6/21/11

On My Experience w/ Internet Presence

You miss the feeling of starting a blog, the excitement, the almost idyllic fear of creating a blog, of choosing that first template, picking out colors, adding and moving gadgets around in the design—before knowing anything about HTML alterations / customizations—, thinking about what to write for that very first blog post, filling the sidebar with links to your published work, emailing writers you like to ask if you can link to their blogs—hoping they reciprocate.

The excitement of that very first encouraging comment about your writing, the first time someone comments a second time, a third. The first second person to comment. The first third.

There’s maybe no better feeling than communicating with people who seem to share certain ideas about life, about writing and literature, particular worldviews, sense of humor, common interests you’ve failed to find with people you’ve met in real life.

There’s no better feeling than communicating with people you’ve never met, no better feeling than not having to communicate with people in real life.

Unfortunately, as time goes on, the people you once frequently communicated with online inevitably, for whatever reason, move on: They’ve lost interest in your writing, in your blog posts; your sense of humor and worldview are maybe not as compatible with theirs as they once seemed; they’ve found other writers in which they feel more interested or with whom they feel more of a connection. For whatever reason. You begin to realize, people don’t change. People aren’t different just because you’ve never met them.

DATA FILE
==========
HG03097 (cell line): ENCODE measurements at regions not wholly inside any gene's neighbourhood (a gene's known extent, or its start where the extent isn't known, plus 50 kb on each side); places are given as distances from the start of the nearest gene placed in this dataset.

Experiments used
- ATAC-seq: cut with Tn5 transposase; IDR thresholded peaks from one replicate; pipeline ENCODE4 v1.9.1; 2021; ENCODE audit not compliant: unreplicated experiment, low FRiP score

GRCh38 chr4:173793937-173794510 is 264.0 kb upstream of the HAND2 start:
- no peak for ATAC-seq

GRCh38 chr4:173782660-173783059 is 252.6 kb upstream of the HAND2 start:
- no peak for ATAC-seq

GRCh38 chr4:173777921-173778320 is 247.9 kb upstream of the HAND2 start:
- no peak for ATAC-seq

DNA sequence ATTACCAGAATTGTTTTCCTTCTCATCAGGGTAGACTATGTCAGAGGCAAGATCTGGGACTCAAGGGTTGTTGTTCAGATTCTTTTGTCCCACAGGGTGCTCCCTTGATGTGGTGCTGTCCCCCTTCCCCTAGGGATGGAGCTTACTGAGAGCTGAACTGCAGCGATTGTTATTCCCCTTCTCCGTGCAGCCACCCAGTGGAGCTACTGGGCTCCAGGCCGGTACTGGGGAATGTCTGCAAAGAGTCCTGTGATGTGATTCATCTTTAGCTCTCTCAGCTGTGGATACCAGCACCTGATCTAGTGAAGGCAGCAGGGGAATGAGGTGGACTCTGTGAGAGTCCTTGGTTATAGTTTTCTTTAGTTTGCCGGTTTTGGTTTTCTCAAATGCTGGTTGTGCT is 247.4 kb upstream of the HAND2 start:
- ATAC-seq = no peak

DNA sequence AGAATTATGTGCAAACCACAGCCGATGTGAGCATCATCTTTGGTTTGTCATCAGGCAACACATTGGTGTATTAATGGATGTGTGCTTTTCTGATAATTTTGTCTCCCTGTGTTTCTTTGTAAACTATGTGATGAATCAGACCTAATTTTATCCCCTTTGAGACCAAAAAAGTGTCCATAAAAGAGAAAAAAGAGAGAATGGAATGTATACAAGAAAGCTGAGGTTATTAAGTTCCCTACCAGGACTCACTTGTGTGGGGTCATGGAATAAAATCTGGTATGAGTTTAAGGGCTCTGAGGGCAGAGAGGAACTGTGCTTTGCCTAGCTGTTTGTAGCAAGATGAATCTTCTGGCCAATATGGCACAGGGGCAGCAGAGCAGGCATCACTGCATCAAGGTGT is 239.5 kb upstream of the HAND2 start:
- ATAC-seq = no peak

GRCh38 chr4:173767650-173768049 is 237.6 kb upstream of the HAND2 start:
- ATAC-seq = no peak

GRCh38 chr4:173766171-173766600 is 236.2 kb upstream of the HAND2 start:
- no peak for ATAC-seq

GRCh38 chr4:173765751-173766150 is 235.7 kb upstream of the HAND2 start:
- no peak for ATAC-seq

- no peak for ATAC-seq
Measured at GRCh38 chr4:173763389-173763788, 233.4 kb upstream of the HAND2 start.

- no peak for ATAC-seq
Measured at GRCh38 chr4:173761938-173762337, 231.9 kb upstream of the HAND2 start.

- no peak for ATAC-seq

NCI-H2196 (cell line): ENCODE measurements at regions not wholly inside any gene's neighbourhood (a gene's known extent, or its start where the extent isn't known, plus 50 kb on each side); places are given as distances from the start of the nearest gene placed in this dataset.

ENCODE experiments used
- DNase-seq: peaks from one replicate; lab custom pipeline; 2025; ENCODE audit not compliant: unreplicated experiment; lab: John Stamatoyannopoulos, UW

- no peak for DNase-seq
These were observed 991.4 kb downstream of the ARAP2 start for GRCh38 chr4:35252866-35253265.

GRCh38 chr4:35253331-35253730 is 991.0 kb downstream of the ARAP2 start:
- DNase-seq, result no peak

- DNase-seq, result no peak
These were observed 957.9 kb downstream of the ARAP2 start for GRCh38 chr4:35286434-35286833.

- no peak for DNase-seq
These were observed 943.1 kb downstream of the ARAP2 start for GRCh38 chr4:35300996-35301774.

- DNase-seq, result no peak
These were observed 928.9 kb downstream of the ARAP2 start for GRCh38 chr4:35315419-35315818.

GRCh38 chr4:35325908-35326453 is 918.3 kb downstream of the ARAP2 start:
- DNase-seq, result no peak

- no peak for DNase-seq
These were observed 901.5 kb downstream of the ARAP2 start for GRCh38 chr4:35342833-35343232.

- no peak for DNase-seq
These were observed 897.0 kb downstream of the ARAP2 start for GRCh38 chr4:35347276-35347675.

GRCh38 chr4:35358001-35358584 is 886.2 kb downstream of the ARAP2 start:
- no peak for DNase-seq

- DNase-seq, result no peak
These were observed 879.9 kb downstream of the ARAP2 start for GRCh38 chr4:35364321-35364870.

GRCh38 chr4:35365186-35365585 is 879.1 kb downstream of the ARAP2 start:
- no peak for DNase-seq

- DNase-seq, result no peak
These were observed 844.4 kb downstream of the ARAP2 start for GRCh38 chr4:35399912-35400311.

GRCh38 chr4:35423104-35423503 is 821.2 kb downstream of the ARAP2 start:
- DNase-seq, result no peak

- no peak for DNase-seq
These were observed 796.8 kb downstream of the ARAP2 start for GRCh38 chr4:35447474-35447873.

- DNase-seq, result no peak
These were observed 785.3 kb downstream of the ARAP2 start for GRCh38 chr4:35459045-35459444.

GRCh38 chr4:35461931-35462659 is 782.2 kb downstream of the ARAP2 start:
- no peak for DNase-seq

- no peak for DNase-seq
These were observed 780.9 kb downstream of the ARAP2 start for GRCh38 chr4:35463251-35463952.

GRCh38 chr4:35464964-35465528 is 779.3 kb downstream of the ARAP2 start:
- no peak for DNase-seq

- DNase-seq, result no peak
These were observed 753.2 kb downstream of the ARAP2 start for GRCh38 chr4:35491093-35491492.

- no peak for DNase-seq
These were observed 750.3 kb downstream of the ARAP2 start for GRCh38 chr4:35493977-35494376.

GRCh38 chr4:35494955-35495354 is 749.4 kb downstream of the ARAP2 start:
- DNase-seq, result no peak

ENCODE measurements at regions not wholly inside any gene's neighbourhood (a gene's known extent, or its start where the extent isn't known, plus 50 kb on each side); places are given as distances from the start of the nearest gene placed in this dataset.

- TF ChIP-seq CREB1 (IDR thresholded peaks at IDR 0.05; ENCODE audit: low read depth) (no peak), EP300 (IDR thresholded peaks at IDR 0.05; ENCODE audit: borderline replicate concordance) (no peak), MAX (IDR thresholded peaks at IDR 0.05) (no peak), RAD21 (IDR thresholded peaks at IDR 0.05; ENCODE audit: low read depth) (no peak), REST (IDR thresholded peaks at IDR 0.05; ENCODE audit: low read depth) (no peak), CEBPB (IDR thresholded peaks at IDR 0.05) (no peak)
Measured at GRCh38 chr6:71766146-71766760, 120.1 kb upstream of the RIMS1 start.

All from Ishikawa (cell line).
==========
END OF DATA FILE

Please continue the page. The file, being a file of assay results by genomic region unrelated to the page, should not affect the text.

It’s inevitable that you and the people you’ve never met should eventually part ways. Ultimately, the internet feels like it's not really a place to truly connect with anyone, despite how much you want to believe it is. (Of course, you don’t really 'know' the people you’ve met in real life, either—yourself, for that matter.) Tenuous and ephemeral, you often feel social media serves only to further isolate you.

Still, despite your anxieties, your insecurities, you need to feel you’re connected to something, to someone, somehow. That you're connecting with other people without having to actually do it. You’re living vicariously through yourself. This may be why you search the internet for relationships with people you’ve never met. People just like you. This may be why it’s harder to let go of people you’ve never met. Sometimes people you’ve never met are all you have left.

9 comments:

Jason Jordan said...

I can relate.

richard chiem said...

"You’re living vicariously through yourself."

you are a master, Eric.

Eric Beeny said...

@Jason: Word...
@Richard: Thanks, bro...

danielromo said...

I follow you on Twitter, if that's any consolation.

Eric Beeny said...

@Daniel: Thanks for following me on twitter! Yes, it's a big consolation. Too, I'm just being overly dramatic...

Mel Bosworth said...

bones bones bones

Eric Beeny said...

@Bozzy: I know, I know...

Christopher said...

Really, I think you just related that online friendships function in much the same way as irl friendships.

You meet someone. There's excitement. You talk and talk, and 9 times out of 10, after a few months, you grow more distant, get involved in your own life more or less or get involved with other lives more or less. You become peripheral friends, who check in on each other ever so often, ask of each other: "How's life been?" "What are you writing/reading?" How's the wife/gf/bf/husband?" "How are the kids?" "Did you ever go on that bear hunting trip with your dad?"

People create such a huge divide between the way we interact online and the way interact irl. I don't think there's such a huge divide.

Eric Beeny said...

@Chris: Sorry, I just realized you commented here. You’re absolutely right, there really is no divide. The emotional elements share the same spectrum. That's why it's no easier to lose those relationships, or to feel like they're drifting apart for whatever reason...